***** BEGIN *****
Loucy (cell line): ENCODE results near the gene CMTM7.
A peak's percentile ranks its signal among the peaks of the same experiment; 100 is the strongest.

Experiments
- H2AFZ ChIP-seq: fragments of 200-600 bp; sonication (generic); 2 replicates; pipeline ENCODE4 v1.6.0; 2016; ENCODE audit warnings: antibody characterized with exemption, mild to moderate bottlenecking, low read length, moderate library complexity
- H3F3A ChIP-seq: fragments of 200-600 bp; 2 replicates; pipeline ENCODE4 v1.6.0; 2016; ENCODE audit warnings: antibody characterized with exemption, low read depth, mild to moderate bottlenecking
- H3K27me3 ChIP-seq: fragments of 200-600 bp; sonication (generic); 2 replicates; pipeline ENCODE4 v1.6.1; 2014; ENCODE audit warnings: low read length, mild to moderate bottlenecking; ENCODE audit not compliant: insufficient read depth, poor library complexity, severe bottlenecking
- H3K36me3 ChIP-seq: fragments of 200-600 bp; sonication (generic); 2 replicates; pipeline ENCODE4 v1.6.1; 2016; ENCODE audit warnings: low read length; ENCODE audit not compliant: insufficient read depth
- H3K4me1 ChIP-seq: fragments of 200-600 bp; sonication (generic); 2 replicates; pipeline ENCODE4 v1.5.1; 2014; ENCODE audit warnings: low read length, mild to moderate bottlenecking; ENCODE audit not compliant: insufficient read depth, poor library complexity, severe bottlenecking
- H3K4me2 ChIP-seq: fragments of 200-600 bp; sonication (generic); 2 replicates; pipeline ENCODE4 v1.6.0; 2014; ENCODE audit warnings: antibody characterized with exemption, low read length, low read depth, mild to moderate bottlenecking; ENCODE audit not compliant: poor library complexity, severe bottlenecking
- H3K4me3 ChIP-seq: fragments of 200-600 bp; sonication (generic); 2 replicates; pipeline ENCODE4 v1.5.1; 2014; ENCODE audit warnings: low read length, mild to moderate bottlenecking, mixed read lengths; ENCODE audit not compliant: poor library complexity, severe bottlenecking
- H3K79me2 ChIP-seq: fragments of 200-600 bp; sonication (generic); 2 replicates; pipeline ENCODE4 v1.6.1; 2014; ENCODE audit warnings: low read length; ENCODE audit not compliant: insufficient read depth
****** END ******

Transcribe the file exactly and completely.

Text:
Loucy (cell line): ENCODE results near the gene CMTM7.
A peak's percentile ranks its signal among the peaks of the same experiment; 100 is the strongest.

Experiments
- H2AFZ ChIP-seq: fragments of 200-600 bp; sonication (generic); 2 replicates; pipeline ENCODE4 v1.6.0; 2016; ENCODE audit warnings: antibody characterized with exemption, mild to moderate bottlenecking, low read length, moderate library complexity
- H3F3A ChIP-seq: fragments of 200-600 bp; 2 replicates; pipeline ENCODE4 v1.6.0; 2016; ENCODE audit warnings: antibody characterized with exemption, low read depth, mild to moderate bottlenecking
- H3K27me3 ChIP-seq: fragments of 200-600 bp; sonication (generic); 2 replicates; pipeline ENCODE4 v1.6.1; 2014; ENCODE audit warnings: low read length, mild to moderate bottlenecking; ENCODE audit not compliant: insufficient read depth, poor library complexity, severe bottlenecking
- H3K36me3 ChIP-seq: fragments of 200-600 bp; sonication (generic); 2 replicates; pipeline ENCODE4 v1.6.1; 2016; ENCODE audit warnings: low read length; ENCODE audit not compliant: insufficient read depth
- H3K4me1 ChIP-seq: fragments of 200-600 bp; sonication (generic); 2 replicates; pipeline ENCODE4 v1.5.1; 2014; ENCODE audit warnings: low read length, mild to moderate bottlenecking; ENCODE audit not compliant: insufficient read depth, poor library complexity, severe bottlenecking
- H3K4me2 ChIP-seq: fragments of 200-600 bp; sonication (generic); 2 replicates; pipeline ENCODE4 v1.6.0; 2014; ENCODE audit warnings: antibody characterized with exemption, low read length, low read depth, mild to moderate bottlenecking; ENCODE audit not compliant: poor library complexity, severe bottlenecking
- H3K4me3 ChIP-seq: fragments of 200-600 bp; sonication (generic); 2 replicates; pipeline ENCODE4 v1.5.1; 2014; ENCODE audit warnings: low read length, mild to moderate bottlenecking, mixed read lengths; ENCODE audit not compliant: poor library complexity, severe bottlenecking
- H3K79me2 ChIP-seq: fragments of 200-600 bp; sonication (generic); 2 replicates; pipeline ENCODE4 v1.6.1; 2014; ENCODE audit warnings: low read length; ENCODE audit not compliant: insufficient read depth